Mettā (Pali) or maitrī (Sanskrit) is benevolence, friendliness, amity, friendship, good will, kindness, close mental union (on same mental wavelength), and active interest in others. It is the first of the four sublime states (Brahmavihāras) and one of the ten pāramīs of the Theravāda school of Buddhism. Mettā is love without the suffering that arises from attachment (known as upādāna).
The cultivation of benevolence (mettā bhāvanā) is a popular form of meditation in Buddhism. In the Theravadin Buddhist tradition, this practice begins with the meditator cultivating benevolence towards themselves, then one’s loved ones, friends, teachers, strangers, enemies, and finally towards all sentient beings. In the Tibetan Buddhist tradition, this practice is associated with tonglen(cf.), whereby one breathes out (“sends”) happiness and breathes in (“receives”) suffering. Tibetan Buddhists also practice contemplation of the Brahmavihāras, also called the four immeasurables, which is sometimes called ‘compassion meditation’.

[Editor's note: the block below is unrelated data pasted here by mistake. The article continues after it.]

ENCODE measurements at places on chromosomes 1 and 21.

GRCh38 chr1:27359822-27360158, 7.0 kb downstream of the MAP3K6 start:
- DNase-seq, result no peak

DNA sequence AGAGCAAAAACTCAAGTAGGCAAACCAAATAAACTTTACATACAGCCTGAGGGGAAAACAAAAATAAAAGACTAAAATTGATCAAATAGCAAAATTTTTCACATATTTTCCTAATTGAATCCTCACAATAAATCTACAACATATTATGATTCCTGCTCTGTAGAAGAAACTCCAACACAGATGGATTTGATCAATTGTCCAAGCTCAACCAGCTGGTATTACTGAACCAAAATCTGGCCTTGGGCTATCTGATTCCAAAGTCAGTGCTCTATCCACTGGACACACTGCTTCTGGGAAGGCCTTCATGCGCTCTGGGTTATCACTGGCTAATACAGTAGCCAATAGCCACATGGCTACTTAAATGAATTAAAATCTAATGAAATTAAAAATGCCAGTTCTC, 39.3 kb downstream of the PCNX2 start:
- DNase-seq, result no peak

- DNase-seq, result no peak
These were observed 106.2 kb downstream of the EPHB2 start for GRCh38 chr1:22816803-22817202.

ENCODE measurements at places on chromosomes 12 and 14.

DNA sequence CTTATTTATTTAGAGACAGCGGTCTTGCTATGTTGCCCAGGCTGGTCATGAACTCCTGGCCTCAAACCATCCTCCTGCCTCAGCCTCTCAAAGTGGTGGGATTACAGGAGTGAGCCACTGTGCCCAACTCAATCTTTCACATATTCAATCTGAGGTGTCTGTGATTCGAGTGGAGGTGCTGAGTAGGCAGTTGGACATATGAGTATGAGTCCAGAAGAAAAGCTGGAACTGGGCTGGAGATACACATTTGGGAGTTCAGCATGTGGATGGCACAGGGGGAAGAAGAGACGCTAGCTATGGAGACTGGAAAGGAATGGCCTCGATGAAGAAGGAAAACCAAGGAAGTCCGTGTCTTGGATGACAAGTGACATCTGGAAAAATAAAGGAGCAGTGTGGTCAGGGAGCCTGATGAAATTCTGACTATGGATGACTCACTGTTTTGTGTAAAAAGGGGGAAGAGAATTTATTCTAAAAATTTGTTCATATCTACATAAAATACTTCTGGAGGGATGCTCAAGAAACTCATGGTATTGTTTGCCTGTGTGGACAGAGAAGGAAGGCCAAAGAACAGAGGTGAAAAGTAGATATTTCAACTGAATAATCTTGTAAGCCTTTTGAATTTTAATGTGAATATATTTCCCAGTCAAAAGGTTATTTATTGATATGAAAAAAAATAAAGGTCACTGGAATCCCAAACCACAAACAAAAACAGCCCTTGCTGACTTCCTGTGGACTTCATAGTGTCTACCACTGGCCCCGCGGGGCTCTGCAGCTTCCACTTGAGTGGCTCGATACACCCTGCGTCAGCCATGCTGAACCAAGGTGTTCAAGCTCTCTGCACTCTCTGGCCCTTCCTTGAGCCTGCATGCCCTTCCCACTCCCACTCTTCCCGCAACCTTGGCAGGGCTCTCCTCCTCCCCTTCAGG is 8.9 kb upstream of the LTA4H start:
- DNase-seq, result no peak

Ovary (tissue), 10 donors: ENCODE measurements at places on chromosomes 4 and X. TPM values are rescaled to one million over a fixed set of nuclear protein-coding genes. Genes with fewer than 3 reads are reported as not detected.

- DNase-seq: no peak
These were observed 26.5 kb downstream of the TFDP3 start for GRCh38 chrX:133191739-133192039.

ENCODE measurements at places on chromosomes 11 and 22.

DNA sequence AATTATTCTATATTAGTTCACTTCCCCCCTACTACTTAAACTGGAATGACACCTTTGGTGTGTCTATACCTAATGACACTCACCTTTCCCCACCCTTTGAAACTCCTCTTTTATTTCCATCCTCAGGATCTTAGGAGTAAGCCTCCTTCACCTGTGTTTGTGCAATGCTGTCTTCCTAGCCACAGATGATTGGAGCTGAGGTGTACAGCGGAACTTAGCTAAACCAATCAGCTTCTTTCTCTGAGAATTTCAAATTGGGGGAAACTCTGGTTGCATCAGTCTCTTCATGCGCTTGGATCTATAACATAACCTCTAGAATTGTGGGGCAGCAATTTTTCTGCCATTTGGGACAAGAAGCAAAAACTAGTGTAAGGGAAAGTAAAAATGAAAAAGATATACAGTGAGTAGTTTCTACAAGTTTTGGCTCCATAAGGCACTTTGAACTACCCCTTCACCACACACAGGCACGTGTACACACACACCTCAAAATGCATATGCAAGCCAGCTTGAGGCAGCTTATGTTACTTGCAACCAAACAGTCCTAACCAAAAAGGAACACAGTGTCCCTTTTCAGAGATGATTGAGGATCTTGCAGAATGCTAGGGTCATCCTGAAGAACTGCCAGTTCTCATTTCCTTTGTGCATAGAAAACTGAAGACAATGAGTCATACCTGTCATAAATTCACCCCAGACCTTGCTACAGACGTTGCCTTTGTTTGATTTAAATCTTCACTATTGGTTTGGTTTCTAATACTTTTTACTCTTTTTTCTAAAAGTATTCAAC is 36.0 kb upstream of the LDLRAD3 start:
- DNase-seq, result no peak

What is the difference between empathy and compassion? Is it possible to train compassion? Can it be measured? How useful is compassion training in schools, clinical settings, and end-of-life care? Can the brain be transformed through mental training?
The free eBook: Compassion. Bridging Practice and Science by Tania Singer andMatthias Bolz describes existing secular compassion training programs and empirical research as well as the experiences of practitioners. The state-of-the-art layout of the eBook includes video clips and a selection of original sound collages by Nathalie Singer, and artistic images by Olafur Eliasson.
In addition, the film Raising Compassion by Tania Singer and Olafur Eliasson brings together workshop participants in a remarkable exchange between science, art, and contemplative practice.